Juvenile treatment with a novel mGluR2 agonist/mGluR3 antagonist compound, LY395756, reverses learning deficits and cognitive flexibility impairments in adults in a neurodevelopmental model of schizophrenia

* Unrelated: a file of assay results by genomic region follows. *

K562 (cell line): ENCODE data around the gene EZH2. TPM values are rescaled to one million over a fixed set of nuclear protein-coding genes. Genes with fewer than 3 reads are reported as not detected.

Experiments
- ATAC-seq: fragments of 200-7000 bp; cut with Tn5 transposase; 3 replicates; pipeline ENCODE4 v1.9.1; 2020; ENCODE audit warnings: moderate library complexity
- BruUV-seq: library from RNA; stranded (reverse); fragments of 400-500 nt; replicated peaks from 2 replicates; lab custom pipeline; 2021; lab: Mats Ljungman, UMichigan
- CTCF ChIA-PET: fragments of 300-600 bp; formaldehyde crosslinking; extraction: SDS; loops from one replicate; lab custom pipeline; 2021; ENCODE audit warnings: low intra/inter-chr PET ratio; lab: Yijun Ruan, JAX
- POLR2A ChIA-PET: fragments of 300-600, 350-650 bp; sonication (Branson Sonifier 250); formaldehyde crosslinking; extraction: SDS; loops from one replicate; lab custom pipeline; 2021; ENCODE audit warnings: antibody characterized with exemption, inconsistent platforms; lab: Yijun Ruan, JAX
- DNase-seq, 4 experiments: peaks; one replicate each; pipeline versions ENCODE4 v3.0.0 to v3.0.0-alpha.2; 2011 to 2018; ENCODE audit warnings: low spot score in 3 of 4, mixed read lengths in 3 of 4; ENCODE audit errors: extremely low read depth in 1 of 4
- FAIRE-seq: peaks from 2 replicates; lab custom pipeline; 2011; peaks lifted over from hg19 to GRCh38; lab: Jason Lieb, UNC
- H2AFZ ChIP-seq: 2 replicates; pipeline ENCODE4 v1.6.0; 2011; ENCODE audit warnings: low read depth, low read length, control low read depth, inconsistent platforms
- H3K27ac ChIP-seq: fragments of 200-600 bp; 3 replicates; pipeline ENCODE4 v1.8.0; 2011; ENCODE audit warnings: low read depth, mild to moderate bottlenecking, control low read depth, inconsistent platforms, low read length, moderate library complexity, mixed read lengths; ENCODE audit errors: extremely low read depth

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Schizophrenia (SCZ) is a neurodevelopmental psychiatric disorder, in which cognitive function becomes disrupted at early stages of the disease. Although the mechanisms underlying cognitive impairments remain unclear, N-methyl-D-aspartate receptors (NMDAR) hypofunctioning in the prefrontal cortex (PFC) has been implicated. Moreover, cognitive symptoms in SCZ are usually unresponsive to treatment with current antipsychotics and by onset, disruption of the dopamine system, not NMDAR hypofunctioning, dominates the symptoms. Therefore, treating cognitive deficits at an early stage is a realistic approach. In this study, we tested whether an early treatment targeting mGluR2 would be effective in ameliorating cognitive impairments in the methylazoxymethanol acetate (MAM) model of SCZ. We investigated the effects of an mGluR2 agonist/mGluR3 antagonist, LY395756 (LY39), on the NMDAR expression and function in juveniles, as well as cognitive deficits in adult rats after juvenile treatment. We found that gestational MAM exposure induced a significant decrease in total protein levels of the NMDAR subunit, NR2B, and a significant increase of pNR2BTyr1472 in the juvenile rat PFC. Treatment with LY39 in juvenile MAM-exposed rats effectively recovered the disrupted NMDAR expression. Furthermore, a subchronic LY39 treatment in juvenile MAM-exposed rats also alleviated the learning deficits and cognitive flexibility impairments when tested with a cross-maze based set-shifting task in adults. Therefore, our study demonstrates that targeting dysfunctional NMDARs with an mGluR2 agonist during the early stage of SCZ could be an effective strategy in preventing the development and progression in addition to ameliorating cognitive impairments of SCZ.

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